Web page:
________________ CM . . . . Volume XII Number 3 . . . . September 30, 2005


Tunnels of Tyranny: A Fourth Moose Jaw Adventure.

Mary Harelkin Bishop.
Regina, SK: Couteau Books, 2005.
238 pp., pbk., $8.95.
ISBN 1-55050-316-2.

Grades 5-8 / Ages 10-13.

Review by Betsy Fraser.

*** /4


“The truth is that we’re just an ordinary organization of people looking to protect our country and its people,” he stated.

“Yes, but by the sound of it, you’re only protecting the ‘chosen’ people, the ones you’ve decided are special or privileged. You’re not going to protect all people,” Vance interjected. “You’re not going to protect the Chinese people.”The two Klansmen closed in on Vance. He almost disappeared, lost in the yards of white material of their costumes. “We’re protecting you, boy, unless you go against us. Side with us and you’ll be fine. Protect the others, and you’d better watch out.”


When Andrea, now 16, is given a mission by her critically ill grandfather that would take both her and her younger brother Tony back into the tunnels and back in time, she feels she has no choice – Grandpa Vince’s life may depend on it. Andrea and Tony will be going back with a purpose, one that they must keep hidden from everyone. When Andrea and Tony arrive back in time, however, they find Moose Jaw occupied with its own troubles. Initially, they think they see ghosts in the tunnels, but when they find out the truth, it turns out to be even scarier. The new gang in town, seeking payment for membership and running out of business anyone they feel is of inferior race, is the Ku Klux Klan. Andrea and Tony are able to give their grandparents, newspaper reporters at the time, background information about the group, as well as help them to find out what the Klan is really up to when they learn that the Klan is mixed up with bad guys from previous Bishop adventures. All the while, Andrea works to fulfill her promise to a dying grandfather in the present.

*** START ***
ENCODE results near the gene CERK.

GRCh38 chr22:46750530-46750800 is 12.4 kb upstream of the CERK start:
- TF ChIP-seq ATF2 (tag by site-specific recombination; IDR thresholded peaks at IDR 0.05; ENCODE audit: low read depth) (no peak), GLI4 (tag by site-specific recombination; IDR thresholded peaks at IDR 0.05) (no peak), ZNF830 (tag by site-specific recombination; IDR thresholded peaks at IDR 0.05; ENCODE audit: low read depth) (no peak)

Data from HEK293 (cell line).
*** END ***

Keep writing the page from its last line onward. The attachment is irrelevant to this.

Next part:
Another fast-moving plot makes this a very smooth, fast read. It adds to the series and does not require previous knowledge of the earlier books, although the presence of bad guys that inspire fear in the young protagonists would make such knowledge helpful. The multicultural and multigenerational aspects of the book are very nice aspects of historical fiction and ones to be lauded in a Canadian series. Curiosity inspired by presenting the KKK in the Moose Jaw area leads me to believe that the book could make a very good introduction into civil rights, especially since it can be very difficult to find any Canadian historical material on the subject relevant to younger children. In all, this is a book with well-rounded characters of both genders that will be very popular with readers of historical fiction and time slip fantasy.


Betsy Fraser is a librarian with Calgary Public Library.

To comment on this title or this review, send mail to cm@umanitoba.ca.

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